Tribe too good for Dub team in a state of flux
Leinster SHC Dublin v Galway (Tullamore, Tomorrow 4.0, Live RTÉ 2)
So then, back to O'Connor Park ... back to where Ger Cunningham's best-laid plans unravelled in early June, 2015.
That was the last SHC collision between our stickmen in sky blue and maroon. And before that Leinster quarter-final replay, the cards appeared stacked in Dublin's favour.
They had history, ancient and recent, on their side. All five SHC encounters prior to that year had been won by Dublin. And they had form: a better league campaign, even a more convincing display in their stalemate of six days earlier.
But inside 11 minutes, it was game over. Cathal Mannion had posted his application for fastest hat-trick in modern hurling history. Dublin's defence was all over the retail establishment. They trailed by 3-5 to 0-1; Galway eventually eased over the horizon to win by 5-19 to 1-18.
Why the potted history lesson now, given all the personnel changes that have transformed the make-up of Cunningham's squad over the past 24 months?
Well, here's why: because Dublin have been in a state of near-perpetual flux in that period whereas Galway - for so long the great enigmas of hurling - have stuck with most of their group.
The Tribesmen have grown into physical giants of men; just as pertinently, they seem more solid, reliable, far less flaky than the stereotype of old.
All this, curiously, while negotiating a different type of flux: a player coup against Anthony Cunningham that turned a forensic spotlight on themselves.
To date, at least, they have handled that pressure very well. The big question about Galway - their mindset to go the All-Ireland distance - remains unanswered. The flip side is that Micheál Donoghue's crew can't be held accountable for the 29-year-old sins of others.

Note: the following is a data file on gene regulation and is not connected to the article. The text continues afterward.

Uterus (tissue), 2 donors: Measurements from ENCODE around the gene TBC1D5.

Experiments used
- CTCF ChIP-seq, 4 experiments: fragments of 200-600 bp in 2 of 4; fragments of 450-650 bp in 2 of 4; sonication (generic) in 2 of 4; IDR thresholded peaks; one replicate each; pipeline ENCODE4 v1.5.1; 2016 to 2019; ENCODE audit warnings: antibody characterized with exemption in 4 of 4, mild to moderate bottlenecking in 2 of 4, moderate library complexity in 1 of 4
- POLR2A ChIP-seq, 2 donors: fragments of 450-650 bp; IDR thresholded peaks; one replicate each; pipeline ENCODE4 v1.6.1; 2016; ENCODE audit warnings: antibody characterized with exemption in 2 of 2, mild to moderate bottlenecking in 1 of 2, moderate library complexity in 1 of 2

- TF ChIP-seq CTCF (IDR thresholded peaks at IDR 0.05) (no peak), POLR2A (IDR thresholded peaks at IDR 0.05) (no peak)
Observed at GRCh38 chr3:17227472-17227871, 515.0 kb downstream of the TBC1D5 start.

Signs are they are edging ever closer. Back in 2015, under Cunningham, they looked champions-elect at half-time against Kilkenny. Last summer, they were the only team to seriously get under Tipp's skin.
And this spring, after an unconvincing start, they franked their status as heavyweight summer contenders with that show-stopping demolition of Tipp in the Allianz league final.
They are bigger and stronger than most. They have pace to burn in attack. That forward line no longer answers to the description, "Joe Canning plus five AN Others".
The bookies have made them favourites. If you're not careful you might even start to trust them ...
Too early to order the maroon ribbons? Far too early ... unless chastening Galway history has taught us nothing.
For all that, it's almost impossible to make a case for the underdog tomorrow. Since Galway blew them away by 13 points in 2015, Dublin have taken just one SHC scalp of any significance, beating Limerick in the qualifiers that summer. Wexford, 12 months ago, were not at the races and don't count.
Eight of the team that started in Tullamore two years ago (Alan Nolan, Michael Carton, Paul and Mark Schutte, Simon Lambert, Conal Keaney, Shane Durkin and Danny Sutcliffe) have either retired, walked or were pushed. Likewise two of their subs that day (Paul Ryan and Johnny McCaffrey).
You could certainly argue that the break-up of Anthony Daly's team was inevitable, but the rate of attrition has been rapid and it places a huge burden on rookie shoulders.
Some of the defensive young guns have excelled over the past 18 months, no one more than Eoghan O'Donnell. At the other end, Donal Burke has made a pretty seamless transition from 2016 minor to 2017 senior marksman.
But, if you take out Liam Rushe, Ryan O'Dwyer and (to a lesser extent) Niall McMorrow, Eamonn Dillon and Chris Crummey, they are a team lacking any depth of big-game experience.
Gary Maguire is suspended. The prodigal David O'Callaghan has been hamstrung by another injury. The jet-heeled Darragh O'Connell, struck by a similar ailment, appears set to miss out.
Against this backdrop, it's a leap of faith too far to see them halting Galway's gallop.
ODDS: Galway 1/5 Draw 14/1 Dublin 4/1